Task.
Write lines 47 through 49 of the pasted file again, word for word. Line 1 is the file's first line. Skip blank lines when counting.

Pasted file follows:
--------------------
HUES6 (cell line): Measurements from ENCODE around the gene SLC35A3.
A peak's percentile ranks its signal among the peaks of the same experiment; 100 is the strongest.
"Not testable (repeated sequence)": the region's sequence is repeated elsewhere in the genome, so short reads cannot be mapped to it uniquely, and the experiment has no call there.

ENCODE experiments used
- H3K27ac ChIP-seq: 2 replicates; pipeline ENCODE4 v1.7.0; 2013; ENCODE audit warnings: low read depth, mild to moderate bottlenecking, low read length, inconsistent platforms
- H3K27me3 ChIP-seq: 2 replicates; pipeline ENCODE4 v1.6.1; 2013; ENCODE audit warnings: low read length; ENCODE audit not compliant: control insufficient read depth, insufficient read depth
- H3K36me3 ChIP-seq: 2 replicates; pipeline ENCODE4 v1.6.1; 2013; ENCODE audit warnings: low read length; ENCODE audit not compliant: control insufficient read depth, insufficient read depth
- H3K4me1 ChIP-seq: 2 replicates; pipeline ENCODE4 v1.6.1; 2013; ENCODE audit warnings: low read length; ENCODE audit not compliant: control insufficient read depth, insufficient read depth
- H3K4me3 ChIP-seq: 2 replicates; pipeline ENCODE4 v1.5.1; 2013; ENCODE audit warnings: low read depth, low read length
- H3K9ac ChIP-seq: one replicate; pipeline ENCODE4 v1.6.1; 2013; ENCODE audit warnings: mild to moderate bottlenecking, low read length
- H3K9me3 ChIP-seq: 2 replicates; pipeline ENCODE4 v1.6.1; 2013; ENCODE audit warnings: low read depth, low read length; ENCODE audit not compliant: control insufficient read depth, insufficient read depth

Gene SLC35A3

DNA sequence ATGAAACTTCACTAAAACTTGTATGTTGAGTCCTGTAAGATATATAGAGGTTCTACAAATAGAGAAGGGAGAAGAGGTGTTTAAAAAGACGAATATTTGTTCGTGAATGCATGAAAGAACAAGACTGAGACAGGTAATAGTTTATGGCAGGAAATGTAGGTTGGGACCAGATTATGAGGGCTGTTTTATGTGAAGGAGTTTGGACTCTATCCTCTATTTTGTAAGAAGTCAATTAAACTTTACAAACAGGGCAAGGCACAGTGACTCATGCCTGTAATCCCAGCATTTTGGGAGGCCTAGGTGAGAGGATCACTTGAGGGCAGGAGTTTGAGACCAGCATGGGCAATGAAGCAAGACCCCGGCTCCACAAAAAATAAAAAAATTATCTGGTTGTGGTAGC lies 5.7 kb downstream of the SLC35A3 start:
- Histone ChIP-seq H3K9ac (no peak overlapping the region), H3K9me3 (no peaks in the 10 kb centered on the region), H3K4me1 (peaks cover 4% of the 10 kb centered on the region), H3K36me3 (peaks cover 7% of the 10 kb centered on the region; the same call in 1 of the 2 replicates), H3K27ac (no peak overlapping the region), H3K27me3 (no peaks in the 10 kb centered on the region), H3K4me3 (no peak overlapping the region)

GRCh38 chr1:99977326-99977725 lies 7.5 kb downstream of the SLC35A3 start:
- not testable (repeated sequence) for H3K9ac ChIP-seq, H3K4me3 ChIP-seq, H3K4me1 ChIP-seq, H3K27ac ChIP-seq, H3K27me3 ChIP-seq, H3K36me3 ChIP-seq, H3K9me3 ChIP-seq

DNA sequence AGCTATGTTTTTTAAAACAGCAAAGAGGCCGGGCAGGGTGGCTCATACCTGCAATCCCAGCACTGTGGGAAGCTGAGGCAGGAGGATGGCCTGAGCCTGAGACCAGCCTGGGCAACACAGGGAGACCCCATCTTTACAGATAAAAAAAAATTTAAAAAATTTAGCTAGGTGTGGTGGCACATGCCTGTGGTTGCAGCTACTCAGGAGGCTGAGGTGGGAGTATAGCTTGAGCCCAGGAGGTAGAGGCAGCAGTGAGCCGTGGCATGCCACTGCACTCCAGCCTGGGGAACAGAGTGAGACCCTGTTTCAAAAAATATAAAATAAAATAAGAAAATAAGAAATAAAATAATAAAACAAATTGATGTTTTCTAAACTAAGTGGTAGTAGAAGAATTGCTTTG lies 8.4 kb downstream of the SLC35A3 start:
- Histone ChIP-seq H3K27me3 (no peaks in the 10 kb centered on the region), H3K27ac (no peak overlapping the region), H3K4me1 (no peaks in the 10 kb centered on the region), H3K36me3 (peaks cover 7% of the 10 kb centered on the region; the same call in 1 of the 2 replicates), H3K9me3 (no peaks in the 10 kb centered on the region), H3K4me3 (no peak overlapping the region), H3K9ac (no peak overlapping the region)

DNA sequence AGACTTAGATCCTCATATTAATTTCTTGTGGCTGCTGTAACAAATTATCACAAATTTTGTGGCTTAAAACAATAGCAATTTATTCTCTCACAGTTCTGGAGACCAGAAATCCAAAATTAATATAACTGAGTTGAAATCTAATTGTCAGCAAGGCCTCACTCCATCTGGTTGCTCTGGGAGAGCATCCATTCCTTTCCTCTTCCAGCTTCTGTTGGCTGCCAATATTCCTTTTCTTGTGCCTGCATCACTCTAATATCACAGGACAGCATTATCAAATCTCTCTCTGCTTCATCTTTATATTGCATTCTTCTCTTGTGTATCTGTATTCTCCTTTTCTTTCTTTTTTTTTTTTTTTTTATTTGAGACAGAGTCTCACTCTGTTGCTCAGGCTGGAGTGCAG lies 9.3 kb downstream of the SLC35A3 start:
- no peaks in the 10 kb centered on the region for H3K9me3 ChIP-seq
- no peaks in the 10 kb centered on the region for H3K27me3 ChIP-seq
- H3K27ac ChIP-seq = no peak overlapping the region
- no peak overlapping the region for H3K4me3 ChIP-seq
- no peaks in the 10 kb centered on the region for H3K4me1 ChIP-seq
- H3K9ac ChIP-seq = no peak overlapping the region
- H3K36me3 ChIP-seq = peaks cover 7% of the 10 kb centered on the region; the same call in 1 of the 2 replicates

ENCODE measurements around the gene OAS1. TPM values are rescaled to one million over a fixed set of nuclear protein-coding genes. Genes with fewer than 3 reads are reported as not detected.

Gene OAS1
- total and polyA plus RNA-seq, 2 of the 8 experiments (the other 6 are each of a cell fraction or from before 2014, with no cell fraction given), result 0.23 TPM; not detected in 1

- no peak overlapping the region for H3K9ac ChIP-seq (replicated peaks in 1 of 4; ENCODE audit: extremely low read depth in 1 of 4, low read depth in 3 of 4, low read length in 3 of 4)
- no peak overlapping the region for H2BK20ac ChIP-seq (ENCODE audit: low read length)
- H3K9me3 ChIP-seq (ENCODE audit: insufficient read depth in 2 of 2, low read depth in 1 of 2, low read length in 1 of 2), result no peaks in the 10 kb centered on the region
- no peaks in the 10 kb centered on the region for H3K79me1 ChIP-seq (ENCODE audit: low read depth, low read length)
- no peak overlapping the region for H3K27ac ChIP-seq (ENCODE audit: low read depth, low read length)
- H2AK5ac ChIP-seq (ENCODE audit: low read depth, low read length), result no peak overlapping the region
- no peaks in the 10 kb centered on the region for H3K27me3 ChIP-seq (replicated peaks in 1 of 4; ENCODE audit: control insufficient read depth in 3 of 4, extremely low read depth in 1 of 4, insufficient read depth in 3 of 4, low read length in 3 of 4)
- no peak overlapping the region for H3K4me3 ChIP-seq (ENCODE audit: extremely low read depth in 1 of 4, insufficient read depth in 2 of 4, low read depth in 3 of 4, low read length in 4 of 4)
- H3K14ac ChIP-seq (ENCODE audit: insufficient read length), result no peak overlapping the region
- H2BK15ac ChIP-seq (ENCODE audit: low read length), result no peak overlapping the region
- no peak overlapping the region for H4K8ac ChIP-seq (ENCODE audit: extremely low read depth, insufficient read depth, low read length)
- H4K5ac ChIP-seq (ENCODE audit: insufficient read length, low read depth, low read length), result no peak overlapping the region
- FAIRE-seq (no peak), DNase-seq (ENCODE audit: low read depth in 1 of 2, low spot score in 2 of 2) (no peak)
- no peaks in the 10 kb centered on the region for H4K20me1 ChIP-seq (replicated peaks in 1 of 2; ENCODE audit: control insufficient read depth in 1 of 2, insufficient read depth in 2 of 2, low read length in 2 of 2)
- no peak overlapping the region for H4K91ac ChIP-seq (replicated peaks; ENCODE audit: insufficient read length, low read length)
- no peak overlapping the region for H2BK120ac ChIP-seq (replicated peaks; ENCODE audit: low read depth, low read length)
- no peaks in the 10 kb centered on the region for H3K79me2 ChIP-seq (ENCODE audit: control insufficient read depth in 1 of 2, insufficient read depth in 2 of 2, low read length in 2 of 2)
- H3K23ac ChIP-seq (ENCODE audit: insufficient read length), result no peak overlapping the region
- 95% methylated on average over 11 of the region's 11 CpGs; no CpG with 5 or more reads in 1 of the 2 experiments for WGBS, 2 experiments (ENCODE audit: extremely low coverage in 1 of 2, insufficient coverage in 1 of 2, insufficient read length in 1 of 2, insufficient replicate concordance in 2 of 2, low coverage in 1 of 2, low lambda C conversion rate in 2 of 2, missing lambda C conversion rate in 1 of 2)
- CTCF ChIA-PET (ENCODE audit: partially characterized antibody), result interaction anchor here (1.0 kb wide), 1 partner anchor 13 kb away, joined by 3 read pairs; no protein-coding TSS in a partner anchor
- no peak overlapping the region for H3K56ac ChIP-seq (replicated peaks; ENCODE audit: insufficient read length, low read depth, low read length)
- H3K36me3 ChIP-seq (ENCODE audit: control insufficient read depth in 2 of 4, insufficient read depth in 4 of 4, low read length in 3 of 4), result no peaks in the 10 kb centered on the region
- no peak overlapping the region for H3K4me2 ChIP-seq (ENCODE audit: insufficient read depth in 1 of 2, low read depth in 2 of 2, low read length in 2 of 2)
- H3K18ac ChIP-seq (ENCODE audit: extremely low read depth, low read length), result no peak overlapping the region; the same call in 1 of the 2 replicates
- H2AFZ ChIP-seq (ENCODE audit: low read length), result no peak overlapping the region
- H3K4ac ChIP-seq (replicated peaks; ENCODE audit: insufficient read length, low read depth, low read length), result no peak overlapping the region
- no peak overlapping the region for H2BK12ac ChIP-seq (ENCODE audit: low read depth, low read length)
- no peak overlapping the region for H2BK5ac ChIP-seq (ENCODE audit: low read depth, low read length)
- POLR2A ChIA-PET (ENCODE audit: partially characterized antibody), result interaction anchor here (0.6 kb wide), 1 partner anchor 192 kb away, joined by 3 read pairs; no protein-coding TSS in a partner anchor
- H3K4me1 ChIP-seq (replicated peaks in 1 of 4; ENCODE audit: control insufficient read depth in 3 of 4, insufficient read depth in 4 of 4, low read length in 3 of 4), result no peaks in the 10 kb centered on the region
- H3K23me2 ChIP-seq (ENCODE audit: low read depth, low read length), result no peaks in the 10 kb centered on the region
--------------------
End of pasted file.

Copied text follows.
- H3K23ac ChIP-seq (ENCODE audit: insufficient read length), result no peak overlapping the region
- 95% methylated on average over 11 of the region's 11 CpGs; no CpG with 5 or more reads in 1 of the 2 experiments for WGBS, 2 experiments (ENCODE audit: extremely low coverage in 1 of 2, insufficient coverage in 1 of 2, insufficient read length in 1 of 2, insufficient replicate concordance in 2 of 2, low coverage in 1 of 2, low lambda C conversion rate in 2 of 2, missing lambda C conversion rate in 1 of 2)
- CTCF ChIA-PET (ENCODE audit: partially characterized antibody), result interaction anchor here (1.0 kb wide), 1 partner anchor 13 kb away, joined by 3 read pairs; no protein-coding TSS in a partner anchor